The case for renaming a stand at Lord’s over Sir Pelham Warner’s historic links to slavery has been seriously undermined after it emerged there were no plans to change that of the Warner Park Sporting Complex on the Caribbean island of Saint Kitts.
Bruce Carnegie-Brown, the chairman of Marylebone Cricket Club (MCC), sparked a major backlash last week following an interview with Telegraph Sport in which he revealed the naming of the home of cricket’s 65-year-old Warner stand was something that ought to be kept “under review”.
Carnegie-Brown later told members there was “no intention to rename the Warner Stand” but his comments inevitably reopened a long-standing debate about cricket’s historic links with the slave trade.
Warner, who died in 1963, was known as the Grand Old Man of English Cricket and his association with the club spanned almost 70 years. He played 15 Tests for England, served as chairman of selectors and managed the Bodyline tour of 1932-33.
He was born almost 70 years after the abolition of slavery but his family derived its fortune from sugar plantations in the Caribbean. His grandfather, Colonel Edward Warner, owned tobacco and sugar estates in Trinidad and Dominica, which were worked by slave labour from Africa.
The Warner Park Sporting Complex is named after the first of the clan to settle in the West Indies, Sir Thomas Warner, who established St Kitts as the earliest English colony there in 1624 and imported thousands of African slaves.
But a direct involvement in the practice has never led to any move to “cancel” the Warner on whose land now stands a cricket stadium that was built for the 2007 World Cup and is still an international venue today, according to the man behind its construction.
Ricky Skerritt was until recently president of the West Indies Cricket Board, having previously spent more than a decade in the government of St Kitts & Nevis, including as sports minister. He has been a member of the St Kitts Cricket Association for half a century and has served as its secretary.
The 67-year-old also happens to be a member of the MCC’s very own World Cricket Committee.
“Warner Park has been a centre of my recreational and skill-development life,” he told Telegraph Sport. “Because I played soccer in Warner Park for St Kitts, I played cricket in Warner Park for St Kitts. I’ve built Warner Park’s pavilions and so on to turn it into a stadium. And, in the, say, 55 years I’ve been in Warner Park on a frequent basis, at no time have I encountered anybody else say, nor have I myself wondered aloud, ‘Should we rename this park because Warner was who he was?’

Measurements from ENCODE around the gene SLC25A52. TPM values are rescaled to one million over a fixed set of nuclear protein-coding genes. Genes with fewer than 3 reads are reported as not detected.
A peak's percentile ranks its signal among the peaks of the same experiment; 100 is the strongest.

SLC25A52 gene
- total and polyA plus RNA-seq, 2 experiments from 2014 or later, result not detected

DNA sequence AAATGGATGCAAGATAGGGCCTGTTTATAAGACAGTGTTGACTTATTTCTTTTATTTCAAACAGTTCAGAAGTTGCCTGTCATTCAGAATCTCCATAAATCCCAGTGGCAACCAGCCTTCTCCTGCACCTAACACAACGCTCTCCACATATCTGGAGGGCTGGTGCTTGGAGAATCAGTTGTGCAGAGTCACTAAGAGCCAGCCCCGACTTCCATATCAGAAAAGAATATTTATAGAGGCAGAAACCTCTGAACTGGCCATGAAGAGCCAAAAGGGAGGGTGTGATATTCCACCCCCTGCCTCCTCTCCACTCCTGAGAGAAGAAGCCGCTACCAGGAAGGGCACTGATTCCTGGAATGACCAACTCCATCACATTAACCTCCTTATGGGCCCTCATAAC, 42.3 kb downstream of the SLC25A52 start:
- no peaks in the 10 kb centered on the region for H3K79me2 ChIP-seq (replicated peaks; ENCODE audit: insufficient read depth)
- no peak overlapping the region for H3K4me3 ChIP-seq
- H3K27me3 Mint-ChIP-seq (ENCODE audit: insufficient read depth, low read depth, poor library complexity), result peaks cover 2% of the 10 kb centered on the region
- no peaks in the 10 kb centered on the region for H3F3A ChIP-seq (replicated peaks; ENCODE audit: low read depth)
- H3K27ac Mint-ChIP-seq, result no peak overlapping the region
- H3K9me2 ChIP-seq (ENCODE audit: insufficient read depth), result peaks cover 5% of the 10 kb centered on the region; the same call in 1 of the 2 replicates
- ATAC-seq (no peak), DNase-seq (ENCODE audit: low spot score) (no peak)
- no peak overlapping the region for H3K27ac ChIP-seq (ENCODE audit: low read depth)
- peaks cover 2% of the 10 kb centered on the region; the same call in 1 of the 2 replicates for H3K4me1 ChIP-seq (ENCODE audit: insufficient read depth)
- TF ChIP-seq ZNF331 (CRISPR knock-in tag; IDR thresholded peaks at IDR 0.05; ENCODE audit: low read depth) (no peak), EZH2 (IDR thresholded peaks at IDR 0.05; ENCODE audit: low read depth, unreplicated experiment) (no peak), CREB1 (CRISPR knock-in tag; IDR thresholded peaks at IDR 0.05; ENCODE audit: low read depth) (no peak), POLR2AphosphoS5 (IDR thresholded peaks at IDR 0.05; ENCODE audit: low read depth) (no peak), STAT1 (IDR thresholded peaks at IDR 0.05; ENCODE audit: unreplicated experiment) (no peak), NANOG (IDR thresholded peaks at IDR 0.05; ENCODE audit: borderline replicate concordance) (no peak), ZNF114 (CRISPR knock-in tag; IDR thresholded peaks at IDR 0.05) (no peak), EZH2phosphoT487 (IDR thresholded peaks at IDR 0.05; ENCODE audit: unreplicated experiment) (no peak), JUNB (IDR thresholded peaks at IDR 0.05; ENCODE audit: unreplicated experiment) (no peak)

Stressing a name change would only be considered “if somebody came forward with a reasonable argument”, he added: “People just say let the past be the past.
“We can’t cancel the past. Let’s make best use of what resources we have today and let’s build on it and let’s improve our own lives and the lives of our people.
“I don’t think we’re going to see any massive move to correct any names of the past that somehow contributed in their own way to what was development at the time.
“I was not aware that it was an issue at the MCC. I’m not a member of the MCC. I have to tell you that I am a member of MCC’s World Cricket Committee. I think I’m the only non-MCC member on that committee. The World Cricket Committee doesn’t deal with issues like that.
“I’m aware of the conflicting ideas and beliefs and reflections that have been taking place around cricket in the UK. I mean, it’s been well-publicised in terms of the report that came in on equity and fairness and so on.
“I was there for a couple of weeks this past summer when the report had just come in, so I could understand why there would be these debates taking place. But I’m not emotionally attached to that. I’m not involved. I don’t have any opinions on it. I just hope that cricket, in the final analysis, benefits from whatever is done.”
Asked if he understood the argument of those who say people shouldn’t be held to account for the sins of their ancestors, he replied: “Absolutely. I really understand the emotions involved.
“It’s not that somebody committed a crime as a teenager and 50 years later you hold them to account for it – this is a different situation. But I am not opinionated on it.
“I think the members of MCC have to decide what is best for the MCC and what is best for cricket.”
MCC declined to comment.